Bioprocessing Webinar

Improve Quality & Yield for Viral Vector Manufacturing Using Osmolality: Unveiling Exciting New Data from Cell Gene Therapy Catapult

Whilst cell and gene therapies can potentially revolutionize disease treatment, challenges remain in order to make these novel drugs accessible to larger patient populations. For now, downstream recoveries are as low as 5-30% for viral vector production, depending on the process. Manufacturing capacity, production yields, and supply chain logistics continue to be an area of focus for improvements. The key to improvement and success is through implementing high quality process design and process parameters to ensure robustness and reproducibility. An important question for scientists in the area is, ”What tools and checks can be implemented to ensure consistent product and process control”? Osmolality, a measure of solute concentration, has long been considered a critical measurement in Biopharma describing how much of a solute is present in a given solution. More recently, it has been shown to be strongly implicated across the entire gene therapy process workflow.  It’s clear for example that in upstream vector production, osmolality is a factor affecting yield, quality and process efficiency. Also, in the downstream workflow it has been shown to reduce the potential for aggregation during UF/DF filtration process. Within Analytical Development and QC it has been used practically for final product formulation and QC.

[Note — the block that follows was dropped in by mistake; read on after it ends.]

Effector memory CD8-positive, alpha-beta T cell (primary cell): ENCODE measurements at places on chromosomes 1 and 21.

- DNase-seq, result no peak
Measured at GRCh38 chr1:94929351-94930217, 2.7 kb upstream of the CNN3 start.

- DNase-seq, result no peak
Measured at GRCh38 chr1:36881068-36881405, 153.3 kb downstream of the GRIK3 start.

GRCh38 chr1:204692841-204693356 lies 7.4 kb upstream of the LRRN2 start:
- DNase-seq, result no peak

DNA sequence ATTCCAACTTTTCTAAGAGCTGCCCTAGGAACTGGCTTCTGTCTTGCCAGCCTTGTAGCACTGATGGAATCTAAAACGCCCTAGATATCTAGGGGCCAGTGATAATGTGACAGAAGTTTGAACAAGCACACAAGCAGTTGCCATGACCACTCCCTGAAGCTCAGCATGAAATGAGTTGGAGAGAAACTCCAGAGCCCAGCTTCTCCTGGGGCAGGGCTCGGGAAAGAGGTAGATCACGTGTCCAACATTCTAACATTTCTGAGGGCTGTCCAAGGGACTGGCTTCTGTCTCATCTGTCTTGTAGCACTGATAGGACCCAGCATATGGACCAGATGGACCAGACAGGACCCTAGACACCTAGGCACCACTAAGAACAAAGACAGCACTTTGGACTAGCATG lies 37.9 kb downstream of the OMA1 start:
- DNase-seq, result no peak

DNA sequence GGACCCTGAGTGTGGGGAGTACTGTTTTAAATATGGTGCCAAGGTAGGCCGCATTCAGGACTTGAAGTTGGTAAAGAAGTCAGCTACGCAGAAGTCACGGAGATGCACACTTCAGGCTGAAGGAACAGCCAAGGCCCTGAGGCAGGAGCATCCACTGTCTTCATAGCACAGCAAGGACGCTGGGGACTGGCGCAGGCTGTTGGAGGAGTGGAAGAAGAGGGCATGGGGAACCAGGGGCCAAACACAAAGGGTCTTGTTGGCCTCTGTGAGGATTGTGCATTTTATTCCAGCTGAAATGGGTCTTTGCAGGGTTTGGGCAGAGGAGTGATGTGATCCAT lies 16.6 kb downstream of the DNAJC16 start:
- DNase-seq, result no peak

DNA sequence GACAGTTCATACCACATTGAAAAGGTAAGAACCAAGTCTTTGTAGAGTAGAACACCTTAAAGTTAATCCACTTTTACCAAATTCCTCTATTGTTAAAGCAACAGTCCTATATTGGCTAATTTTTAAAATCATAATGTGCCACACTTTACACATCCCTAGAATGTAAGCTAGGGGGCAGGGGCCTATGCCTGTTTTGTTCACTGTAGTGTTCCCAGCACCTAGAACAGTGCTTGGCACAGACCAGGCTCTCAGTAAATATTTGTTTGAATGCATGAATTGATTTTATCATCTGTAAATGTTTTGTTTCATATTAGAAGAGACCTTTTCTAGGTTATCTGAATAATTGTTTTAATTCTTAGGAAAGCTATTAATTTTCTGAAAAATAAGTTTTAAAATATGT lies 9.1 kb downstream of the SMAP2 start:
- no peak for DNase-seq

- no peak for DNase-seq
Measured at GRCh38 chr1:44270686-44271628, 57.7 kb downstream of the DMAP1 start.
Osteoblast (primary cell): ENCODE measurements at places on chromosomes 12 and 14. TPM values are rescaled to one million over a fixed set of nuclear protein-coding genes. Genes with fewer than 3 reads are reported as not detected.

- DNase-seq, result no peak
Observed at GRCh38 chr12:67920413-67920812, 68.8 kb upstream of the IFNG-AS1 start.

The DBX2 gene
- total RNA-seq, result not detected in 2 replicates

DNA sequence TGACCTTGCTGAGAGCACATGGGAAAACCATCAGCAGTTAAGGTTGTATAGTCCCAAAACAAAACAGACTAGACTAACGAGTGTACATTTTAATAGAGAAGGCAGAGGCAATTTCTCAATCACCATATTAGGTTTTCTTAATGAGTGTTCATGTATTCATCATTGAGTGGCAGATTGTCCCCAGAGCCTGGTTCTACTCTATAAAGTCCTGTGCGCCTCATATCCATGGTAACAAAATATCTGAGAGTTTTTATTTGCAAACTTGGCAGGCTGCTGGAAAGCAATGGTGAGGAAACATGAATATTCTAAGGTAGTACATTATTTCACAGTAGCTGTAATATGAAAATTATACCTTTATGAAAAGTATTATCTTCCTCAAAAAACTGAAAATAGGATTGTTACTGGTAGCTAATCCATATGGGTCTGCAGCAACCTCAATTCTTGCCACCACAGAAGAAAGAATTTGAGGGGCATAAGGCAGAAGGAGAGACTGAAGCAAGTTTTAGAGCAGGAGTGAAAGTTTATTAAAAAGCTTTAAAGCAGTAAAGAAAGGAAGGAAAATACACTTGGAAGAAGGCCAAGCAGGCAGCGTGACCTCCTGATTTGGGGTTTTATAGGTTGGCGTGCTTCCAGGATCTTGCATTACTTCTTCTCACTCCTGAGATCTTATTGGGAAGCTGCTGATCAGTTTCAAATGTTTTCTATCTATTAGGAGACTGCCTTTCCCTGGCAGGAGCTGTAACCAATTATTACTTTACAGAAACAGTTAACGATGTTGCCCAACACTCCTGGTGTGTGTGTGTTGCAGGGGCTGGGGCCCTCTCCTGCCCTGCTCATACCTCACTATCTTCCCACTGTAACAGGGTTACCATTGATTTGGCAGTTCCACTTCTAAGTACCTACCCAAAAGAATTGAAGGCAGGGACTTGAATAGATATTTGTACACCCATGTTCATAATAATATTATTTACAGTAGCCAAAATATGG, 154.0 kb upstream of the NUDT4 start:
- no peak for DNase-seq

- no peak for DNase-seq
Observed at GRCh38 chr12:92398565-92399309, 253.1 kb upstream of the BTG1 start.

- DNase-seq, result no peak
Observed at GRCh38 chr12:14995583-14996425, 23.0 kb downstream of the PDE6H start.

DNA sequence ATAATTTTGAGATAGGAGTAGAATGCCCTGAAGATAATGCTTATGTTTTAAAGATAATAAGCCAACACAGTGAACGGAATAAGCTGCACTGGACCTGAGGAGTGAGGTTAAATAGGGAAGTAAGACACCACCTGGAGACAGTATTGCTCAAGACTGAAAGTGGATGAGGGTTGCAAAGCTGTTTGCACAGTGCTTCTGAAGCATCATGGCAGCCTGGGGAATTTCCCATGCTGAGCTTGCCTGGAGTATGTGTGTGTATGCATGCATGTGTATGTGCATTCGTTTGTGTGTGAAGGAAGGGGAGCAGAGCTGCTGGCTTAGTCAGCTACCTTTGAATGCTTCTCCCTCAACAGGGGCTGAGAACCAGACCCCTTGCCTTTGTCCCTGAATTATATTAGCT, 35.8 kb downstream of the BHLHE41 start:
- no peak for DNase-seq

In this workshop, we’ll hear the latest from Kendal Studd of Advanced Instruments about the range of ways in which osmolality can improve efficiency and recovery within the CGT manufacturing process both for AAVs and Lentiviruses.

Dr Adrien Soula of the Cell and Gene Therapy Catapult will present brand new data from a study, completed in June 2021, that showed a significant increase in yield and quality of an AAV resulting from a timed osmolality shift. Additionally, his data will show how the shift had a profound effect on the relative extracellular vs intracellular vector yield with exciting implications.

Lucia Marani from Oxford Biomedica’s Analytical Development team will discuss their recent and innovative use of osmolality as a product stability indicator, further augmenting its commonly adopted use for formulation and QC applications.

If you’re a lead scientist working in viral vector manufacturing, you shouldn’t miss this important workshop